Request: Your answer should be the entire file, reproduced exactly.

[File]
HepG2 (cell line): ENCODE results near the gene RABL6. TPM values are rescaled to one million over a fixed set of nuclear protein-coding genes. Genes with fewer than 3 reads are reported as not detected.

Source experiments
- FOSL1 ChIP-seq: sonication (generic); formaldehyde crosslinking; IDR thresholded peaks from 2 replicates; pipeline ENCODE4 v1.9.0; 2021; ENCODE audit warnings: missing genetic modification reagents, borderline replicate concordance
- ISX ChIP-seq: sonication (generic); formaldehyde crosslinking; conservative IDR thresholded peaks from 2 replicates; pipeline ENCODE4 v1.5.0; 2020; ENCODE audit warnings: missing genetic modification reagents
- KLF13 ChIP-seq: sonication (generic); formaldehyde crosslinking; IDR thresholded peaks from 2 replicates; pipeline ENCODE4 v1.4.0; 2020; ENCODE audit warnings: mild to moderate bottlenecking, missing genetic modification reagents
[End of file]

HepG2 (cell line): ENCODE results near the gene RABL6. TPM values are rescaled to one million over a fixed set of nuclear protein-coding genes. Genes with fewer than 3 reads are reported as not detected.

Source experiments
- FOSL1 ChIP-seq: sonication (generic); formaldehyde crosslinking; IDR thresholded peaks from 2 replicates; pipeline ENCODE4 v1.9.0; 2021; ENCODE audit warnings: missing genetic modification reagents, borderline replicate concordance
- ISX ChIP-seq: sonication (generic); formaldehyde crosslinking; conservative IDR thresholded peaks from 2 replicates; pipeline ENCODE4 v1.5.0; 2020; ENCODE audit warnings: missing genetic modification reagents
- KLF13 ChIP-seq: sonication (generic); formaldehyde crosslinking; IDR thresholded peaks from 2 replicates; pipeline ENCODE4 v1.4.0; 2020; ENCODE audit warnings: mild to moderate bottlenecking, missing genetic modification reagents